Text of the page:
From the factory the bracket that is mounted to the frame rail where the front brake hose meets the hard line is different from a drum brake car to a disc brake car.

Randy Goodling
CCOA #95

6439 meaning 06439 - was just answering @pellets4fuel’s question.

Interesting about the different brackets. Contacted LEED today and they didn’t have much to say. Ended up bending the hard line a bit by hand.

I’m now done with both sides for the rotors & calipers and moving to the pedal/booster. I must say this looks a lot harder than I thought it would (and I didn’t think it would be easy !). I’m a big guy and all the work under the dash is really worrying me. LEED’s instructions are pretty poor and gloss over pretty much everything. Frustrating as it was quite detailed with photos to install the rotor which to me was the easy part and there’s virtually nothing for the pedal/booster, not even schemas. Ugh. Sorry need to vent !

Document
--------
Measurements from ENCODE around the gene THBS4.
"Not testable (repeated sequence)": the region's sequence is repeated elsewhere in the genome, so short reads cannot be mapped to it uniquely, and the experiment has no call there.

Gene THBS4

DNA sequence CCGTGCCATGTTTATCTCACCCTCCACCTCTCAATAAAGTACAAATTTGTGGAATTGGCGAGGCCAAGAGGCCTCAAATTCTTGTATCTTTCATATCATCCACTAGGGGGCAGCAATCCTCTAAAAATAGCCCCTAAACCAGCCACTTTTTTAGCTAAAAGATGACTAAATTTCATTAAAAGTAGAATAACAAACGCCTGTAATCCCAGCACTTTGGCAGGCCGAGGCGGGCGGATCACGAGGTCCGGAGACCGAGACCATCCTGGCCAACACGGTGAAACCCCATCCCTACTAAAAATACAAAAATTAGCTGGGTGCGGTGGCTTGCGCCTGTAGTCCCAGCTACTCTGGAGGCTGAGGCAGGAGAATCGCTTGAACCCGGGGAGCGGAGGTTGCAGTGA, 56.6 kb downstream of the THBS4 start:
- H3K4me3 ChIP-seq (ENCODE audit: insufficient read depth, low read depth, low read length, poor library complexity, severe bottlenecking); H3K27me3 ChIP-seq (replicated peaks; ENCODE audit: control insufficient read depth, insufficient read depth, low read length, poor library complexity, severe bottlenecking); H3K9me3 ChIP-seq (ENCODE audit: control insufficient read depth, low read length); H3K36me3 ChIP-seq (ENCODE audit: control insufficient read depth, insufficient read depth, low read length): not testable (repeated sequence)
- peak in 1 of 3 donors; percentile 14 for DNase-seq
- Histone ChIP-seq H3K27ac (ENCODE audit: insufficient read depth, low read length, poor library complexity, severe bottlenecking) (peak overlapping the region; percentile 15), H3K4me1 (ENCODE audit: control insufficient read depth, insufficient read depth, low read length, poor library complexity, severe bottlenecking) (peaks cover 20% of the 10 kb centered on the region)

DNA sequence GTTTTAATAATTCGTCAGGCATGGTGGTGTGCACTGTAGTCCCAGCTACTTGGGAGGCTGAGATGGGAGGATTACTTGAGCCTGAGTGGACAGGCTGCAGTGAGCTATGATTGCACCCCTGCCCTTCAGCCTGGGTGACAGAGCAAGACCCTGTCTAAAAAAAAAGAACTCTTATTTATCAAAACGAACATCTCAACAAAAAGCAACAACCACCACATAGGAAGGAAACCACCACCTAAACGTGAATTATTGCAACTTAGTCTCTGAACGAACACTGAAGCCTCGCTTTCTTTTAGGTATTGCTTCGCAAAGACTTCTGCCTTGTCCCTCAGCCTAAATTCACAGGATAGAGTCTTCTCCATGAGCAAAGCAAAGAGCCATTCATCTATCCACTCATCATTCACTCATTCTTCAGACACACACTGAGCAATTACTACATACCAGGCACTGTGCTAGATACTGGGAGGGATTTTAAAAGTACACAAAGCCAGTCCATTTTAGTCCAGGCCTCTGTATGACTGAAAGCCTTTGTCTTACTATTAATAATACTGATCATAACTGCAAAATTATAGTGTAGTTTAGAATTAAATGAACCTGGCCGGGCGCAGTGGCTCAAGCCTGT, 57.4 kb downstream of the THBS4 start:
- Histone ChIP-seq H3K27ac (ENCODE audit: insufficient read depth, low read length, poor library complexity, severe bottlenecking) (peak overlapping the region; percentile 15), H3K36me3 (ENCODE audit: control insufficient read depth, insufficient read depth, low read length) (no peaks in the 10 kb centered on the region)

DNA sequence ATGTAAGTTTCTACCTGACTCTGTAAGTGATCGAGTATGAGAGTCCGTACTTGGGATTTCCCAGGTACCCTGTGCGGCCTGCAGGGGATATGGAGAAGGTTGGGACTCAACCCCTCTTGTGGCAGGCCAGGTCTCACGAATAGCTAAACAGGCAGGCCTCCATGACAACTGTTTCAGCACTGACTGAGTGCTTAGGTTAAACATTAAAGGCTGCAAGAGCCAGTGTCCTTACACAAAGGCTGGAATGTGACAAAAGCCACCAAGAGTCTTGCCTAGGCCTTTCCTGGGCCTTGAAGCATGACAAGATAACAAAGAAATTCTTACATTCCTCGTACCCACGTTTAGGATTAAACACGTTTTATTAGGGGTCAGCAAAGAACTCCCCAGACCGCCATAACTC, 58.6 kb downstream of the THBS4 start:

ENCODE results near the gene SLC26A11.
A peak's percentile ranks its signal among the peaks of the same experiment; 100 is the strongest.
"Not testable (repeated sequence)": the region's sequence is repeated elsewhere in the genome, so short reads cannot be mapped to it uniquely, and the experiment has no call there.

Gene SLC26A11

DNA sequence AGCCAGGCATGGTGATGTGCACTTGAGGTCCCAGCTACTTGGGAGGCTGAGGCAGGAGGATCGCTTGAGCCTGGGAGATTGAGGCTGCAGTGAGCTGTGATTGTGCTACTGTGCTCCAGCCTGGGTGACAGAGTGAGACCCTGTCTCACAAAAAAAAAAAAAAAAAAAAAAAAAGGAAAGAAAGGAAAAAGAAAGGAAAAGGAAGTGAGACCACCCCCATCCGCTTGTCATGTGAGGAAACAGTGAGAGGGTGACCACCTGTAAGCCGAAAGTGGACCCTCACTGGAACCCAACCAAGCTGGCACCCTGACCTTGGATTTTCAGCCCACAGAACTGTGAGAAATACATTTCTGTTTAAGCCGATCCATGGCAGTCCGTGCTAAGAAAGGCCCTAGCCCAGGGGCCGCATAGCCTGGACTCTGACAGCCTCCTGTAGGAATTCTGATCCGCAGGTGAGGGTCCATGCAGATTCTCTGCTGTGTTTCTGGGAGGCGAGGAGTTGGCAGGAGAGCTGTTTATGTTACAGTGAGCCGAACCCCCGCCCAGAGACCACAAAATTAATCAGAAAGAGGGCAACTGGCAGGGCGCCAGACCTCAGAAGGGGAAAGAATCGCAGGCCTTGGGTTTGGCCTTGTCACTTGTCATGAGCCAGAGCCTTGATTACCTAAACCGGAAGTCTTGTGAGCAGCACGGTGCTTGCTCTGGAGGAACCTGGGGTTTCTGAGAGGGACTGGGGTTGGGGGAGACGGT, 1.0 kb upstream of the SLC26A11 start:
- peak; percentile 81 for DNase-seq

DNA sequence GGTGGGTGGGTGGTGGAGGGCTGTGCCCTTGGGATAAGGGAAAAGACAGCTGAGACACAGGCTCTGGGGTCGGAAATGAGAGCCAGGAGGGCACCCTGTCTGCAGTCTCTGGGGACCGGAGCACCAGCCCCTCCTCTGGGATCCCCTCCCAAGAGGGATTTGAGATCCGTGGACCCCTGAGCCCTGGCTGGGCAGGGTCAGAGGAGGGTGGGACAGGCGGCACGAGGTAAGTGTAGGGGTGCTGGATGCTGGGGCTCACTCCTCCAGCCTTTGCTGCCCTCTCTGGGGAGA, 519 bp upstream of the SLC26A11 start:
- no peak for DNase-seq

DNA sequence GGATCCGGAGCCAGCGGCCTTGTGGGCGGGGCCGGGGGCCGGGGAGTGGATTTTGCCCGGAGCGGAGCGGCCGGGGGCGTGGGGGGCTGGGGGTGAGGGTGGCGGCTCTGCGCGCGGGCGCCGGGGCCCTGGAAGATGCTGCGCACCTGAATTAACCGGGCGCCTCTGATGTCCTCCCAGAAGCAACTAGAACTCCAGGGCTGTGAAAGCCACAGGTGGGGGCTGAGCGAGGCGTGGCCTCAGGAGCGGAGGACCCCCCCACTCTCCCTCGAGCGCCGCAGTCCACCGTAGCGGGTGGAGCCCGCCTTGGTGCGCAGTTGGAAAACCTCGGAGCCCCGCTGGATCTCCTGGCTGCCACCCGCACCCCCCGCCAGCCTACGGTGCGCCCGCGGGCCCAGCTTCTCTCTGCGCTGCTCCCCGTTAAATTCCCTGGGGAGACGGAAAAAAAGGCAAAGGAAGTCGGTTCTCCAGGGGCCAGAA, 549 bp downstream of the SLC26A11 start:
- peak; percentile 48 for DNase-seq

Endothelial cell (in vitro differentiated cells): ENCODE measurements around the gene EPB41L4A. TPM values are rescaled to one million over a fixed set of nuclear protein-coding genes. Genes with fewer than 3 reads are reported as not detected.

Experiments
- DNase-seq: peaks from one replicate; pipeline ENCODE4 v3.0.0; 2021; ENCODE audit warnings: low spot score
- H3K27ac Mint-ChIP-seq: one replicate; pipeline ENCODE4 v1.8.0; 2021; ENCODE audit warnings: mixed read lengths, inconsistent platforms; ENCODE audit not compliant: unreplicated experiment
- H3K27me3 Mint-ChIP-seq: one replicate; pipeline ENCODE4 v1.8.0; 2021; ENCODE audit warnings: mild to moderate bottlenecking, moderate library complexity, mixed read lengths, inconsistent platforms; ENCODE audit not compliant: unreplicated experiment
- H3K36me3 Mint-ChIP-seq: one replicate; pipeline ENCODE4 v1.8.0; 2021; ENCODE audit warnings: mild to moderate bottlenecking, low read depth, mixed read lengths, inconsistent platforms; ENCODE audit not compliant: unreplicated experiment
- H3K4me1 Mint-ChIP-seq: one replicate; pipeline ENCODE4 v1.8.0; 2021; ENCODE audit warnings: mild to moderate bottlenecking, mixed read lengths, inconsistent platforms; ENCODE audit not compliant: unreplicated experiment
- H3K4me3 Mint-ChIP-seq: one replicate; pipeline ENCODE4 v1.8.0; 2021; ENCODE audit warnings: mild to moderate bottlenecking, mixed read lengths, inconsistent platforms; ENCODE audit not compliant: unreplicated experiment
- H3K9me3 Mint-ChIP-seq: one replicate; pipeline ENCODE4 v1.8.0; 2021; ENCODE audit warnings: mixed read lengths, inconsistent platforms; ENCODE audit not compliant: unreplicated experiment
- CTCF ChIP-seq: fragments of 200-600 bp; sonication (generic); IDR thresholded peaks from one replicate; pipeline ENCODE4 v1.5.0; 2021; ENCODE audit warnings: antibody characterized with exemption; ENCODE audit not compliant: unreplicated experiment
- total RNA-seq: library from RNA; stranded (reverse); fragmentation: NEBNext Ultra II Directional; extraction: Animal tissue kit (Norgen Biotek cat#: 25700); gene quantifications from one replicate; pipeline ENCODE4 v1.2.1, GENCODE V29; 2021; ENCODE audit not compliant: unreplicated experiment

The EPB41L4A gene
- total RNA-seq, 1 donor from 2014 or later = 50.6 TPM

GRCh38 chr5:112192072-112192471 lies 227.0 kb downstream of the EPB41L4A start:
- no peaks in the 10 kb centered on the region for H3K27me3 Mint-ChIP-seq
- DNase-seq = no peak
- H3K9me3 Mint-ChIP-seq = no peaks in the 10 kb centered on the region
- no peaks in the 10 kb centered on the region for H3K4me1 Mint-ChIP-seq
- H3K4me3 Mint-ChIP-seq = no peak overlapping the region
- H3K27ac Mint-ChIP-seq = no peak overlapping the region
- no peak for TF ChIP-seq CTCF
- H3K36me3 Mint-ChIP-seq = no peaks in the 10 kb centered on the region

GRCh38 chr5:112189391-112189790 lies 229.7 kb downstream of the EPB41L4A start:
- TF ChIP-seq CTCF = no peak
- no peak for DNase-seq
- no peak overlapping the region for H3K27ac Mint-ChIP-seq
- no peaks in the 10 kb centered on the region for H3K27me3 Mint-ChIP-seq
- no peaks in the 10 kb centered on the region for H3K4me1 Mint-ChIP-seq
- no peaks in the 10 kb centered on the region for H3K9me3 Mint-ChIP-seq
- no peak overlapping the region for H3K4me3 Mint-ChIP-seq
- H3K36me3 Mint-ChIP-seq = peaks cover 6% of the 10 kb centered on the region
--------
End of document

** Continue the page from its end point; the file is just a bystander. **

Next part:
More likely the bad compression numbers are due to valves that were open for a long time with rust on them or the valve seats. No way to fix it without at least lapping all the valves. More likely you are going to find all the valves are recessed into their seats, and all the valves have bad guides, and all the valves have been ground too many times. The valve springs will be shot. The rocker arms will be shot.

It will come down to a question - do you want to spend $1200 rebuilding the stock heads, or $1200 for a set of new aluminum heads?

Enjoyed reading your info. Yep Lot of things to do. Will take time. Have fun.
My one comment would be to consider temporarily disconnecting the vacuum lines to the headlights and other unnecessary vacuum using items if you really will not be needing those things right now.
The '68 I am working on had numerous vacuum leaks., and it took me a while to realize that I should just bypass for a while and reattach later.
The vacuum to the transmission is the only line I have hooked up right now.
Engine runs better without vacuum leaks.
I can flip the headlight lids up by hand if necessary.